As we walked into church I immediately started greeting those who were waiting for the service to begin.  I just shook hands with only a few because it was time to begin.  My heart was filled with joy as I looked over at the piano and saw Solomon softly playing hymns.  There is so much to tell of this story that it will have a post of it’s own at a later date……

We had a wonderful service.  Just before the Sacrament prayer I looked over at Francis who was sitting at the Sacrament table.  I caught his eye and gave him a big smile.  He smiled right back at me and my eyes filled with tears thinking about how much I love this young man and how today was most likely the last day that I would ever see him.  My heart was filled with such tenderness for him.  He truly has become like a son to me.  Elder Phelps and I have spent a lot of time with him the last six months and we could have never accomplished what we had without him.  He is simply amazing.  Some people were born to do great and marvelous things and Waila Francis is one of those people!  He already has accomplished so much in his short life.  He has a great future ahead of him.  He is so excited to get out on his mission.  I am excited for him!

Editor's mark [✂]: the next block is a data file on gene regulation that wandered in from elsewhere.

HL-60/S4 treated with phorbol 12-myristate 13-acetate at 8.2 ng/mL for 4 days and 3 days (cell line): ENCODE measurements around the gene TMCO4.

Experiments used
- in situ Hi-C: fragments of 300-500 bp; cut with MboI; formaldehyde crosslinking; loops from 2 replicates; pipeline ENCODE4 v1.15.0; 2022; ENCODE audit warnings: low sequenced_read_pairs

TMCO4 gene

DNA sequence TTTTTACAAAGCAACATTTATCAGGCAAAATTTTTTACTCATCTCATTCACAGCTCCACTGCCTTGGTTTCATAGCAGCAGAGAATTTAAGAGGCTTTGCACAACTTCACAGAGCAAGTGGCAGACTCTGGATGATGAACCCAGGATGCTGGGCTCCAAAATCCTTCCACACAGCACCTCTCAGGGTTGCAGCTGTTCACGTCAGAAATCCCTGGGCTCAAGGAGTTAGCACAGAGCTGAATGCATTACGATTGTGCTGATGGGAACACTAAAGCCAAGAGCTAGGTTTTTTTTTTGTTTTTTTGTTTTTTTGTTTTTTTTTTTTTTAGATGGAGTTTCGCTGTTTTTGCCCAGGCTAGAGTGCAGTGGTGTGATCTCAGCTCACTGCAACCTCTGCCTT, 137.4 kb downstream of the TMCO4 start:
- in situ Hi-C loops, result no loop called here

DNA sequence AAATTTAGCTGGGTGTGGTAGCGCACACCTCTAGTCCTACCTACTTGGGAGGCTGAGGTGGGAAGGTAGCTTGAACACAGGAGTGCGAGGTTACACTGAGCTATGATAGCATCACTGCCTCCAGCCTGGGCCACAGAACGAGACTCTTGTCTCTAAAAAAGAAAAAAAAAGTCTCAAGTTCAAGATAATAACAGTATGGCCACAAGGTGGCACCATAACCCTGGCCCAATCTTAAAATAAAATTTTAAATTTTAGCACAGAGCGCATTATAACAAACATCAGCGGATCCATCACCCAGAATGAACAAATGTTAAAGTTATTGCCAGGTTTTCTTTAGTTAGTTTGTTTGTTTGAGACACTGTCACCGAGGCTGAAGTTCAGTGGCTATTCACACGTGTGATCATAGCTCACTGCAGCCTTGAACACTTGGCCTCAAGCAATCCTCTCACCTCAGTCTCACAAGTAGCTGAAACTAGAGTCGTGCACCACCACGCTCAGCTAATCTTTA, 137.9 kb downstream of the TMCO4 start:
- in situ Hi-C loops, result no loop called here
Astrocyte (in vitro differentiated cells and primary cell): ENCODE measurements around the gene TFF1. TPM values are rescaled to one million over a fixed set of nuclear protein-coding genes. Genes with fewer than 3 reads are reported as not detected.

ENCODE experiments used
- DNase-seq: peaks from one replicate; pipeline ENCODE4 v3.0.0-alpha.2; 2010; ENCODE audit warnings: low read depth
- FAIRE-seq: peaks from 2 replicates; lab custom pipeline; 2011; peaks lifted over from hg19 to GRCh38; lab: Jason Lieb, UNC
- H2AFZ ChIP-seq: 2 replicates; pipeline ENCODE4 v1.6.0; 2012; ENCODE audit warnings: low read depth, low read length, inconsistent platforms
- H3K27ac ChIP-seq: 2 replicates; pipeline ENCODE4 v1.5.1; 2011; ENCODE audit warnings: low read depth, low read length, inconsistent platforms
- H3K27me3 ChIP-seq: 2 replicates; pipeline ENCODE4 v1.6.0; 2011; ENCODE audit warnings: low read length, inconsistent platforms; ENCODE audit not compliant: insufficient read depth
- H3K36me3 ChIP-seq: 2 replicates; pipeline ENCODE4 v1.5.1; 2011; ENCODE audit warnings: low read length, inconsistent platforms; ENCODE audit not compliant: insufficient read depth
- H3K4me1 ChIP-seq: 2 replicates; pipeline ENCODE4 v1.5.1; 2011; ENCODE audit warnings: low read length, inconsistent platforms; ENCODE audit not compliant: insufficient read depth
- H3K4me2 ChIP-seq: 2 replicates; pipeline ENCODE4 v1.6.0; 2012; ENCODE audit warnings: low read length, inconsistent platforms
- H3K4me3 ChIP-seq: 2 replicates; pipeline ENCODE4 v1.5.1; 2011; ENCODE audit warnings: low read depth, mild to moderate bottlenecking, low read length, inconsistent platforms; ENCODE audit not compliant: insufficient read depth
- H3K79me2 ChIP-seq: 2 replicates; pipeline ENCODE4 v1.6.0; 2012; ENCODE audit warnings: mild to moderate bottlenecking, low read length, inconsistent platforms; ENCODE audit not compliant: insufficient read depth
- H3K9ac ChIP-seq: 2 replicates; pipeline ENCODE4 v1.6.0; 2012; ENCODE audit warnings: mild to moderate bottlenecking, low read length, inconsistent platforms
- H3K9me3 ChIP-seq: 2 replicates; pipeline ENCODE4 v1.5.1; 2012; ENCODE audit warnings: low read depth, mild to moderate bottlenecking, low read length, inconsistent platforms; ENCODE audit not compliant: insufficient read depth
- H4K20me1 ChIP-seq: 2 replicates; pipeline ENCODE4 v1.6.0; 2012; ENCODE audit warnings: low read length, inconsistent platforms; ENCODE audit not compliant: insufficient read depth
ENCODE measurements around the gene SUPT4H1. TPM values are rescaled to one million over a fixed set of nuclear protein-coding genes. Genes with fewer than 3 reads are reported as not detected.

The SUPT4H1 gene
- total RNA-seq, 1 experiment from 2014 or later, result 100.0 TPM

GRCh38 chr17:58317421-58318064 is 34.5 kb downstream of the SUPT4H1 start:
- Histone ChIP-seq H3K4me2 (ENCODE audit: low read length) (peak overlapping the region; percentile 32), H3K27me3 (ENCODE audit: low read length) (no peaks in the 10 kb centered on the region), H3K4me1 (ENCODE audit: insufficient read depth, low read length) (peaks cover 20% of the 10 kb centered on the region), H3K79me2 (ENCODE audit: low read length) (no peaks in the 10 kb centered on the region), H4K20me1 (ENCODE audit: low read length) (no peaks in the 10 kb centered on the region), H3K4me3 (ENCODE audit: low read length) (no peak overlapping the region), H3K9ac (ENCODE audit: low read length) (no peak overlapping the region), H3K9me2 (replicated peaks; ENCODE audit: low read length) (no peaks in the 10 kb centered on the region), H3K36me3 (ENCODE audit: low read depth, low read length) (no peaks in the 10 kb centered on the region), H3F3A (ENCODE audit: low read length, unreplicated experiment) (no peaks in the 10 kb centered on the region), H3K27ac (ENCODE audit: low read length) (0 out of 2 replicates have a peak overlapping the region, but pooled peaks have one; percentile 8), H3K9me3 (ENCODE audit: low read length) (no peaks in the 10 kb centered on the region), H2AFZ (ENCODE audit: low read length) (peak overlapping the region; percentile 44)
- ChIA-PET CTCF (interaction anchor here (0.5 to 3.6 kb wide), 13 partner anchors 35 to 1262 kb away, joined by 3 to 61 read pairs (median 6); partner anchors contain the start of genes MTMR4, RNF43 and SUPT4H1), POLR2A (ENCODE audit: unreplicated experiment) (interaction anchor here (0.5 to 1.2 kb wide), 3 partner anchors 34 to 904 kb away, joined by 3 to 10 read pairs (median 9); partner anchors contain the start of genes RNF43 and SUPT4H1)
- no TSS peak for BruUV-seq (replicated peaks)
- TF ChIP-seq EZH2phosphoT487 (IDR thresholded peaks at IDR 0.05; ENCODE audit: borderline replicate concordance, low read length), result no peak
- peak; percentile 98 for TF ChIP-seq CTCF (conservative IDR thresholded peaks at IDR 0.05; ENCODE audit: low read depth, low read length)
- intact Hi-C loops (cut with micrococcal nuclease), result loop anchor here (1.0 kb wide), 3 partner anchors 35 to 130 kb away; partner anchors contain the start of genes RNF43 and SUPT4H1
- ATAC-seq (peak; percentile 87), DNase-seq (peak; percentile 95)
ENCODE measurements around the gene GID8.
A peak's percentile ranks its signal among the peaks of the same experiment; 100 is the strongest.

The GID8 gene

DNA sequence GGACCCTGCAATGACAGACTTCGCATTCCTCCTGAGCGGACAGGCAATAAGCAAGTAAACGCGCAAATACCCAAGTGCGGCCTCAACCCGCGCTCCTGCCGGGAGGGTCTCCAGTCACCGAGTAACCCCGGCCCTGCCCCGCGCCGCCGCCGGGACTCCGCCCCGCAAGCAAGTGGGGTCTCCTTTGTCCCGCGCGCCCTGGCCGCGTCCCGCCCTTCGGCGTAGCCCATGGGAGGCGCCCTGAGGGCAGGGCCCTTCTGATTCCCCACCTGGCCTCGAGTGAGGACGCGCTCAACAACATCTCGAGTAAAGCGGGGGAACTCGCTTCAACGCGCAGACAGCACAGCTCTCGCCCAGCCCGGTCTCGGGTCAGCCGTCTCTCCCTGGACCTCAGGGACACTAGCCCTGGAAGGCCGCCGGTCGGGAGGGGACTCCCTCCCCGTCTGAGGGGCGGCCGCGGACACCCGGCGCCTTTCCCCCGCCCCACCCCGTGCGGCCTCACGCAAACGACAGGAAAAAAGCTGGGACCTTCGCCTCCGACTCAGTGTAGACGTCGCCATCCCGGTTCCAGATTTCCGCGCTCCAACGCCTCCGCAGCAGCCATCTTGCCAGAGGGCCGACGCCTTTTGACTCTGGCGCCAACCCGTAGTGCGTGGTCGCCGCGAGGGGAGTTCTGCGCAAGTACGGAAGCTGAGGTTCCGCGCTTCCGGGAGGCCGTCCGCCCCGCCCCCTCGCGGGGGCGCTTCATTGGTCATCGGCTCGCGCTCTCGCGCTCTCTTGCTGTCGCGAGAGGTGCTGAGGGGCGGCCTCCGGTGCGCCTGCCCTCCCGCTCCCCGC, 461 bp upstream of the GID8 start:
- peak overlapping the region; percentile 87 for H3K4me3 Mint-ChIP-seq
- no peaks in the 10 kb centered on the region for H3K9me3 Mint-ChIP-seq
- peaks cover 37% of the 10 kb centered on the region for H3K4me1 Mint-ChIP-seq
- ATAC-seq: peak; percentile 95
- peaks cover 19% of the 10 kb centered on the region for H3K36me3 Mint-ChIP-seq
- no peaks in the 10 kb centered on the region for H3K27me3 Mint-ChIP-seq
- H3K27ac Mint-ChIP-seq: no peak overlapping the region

Baraka gave a beautiful talk on partaking of the sacrament.  I was asked to bear a short testimony.  As I stood I took just a short amount of time to look around the room into everyone’s faces.  I wanted to remember EVERY face that I looked at.  I told them that they were beautiful!  I told them that it has been a joy to spend time and build individual relationships with them.  I told them that they will always hold a place in my heart because I love them.  I then had the privilege of bearing my last testimony to my wonderful Mbale friends.  A testimony of the Restored Gospel, of the Prophet Joseph Smith, of the Book of Mormon, of the Prophet and Apostles and of Jesus Christ.  I was so grateful for the opportunity.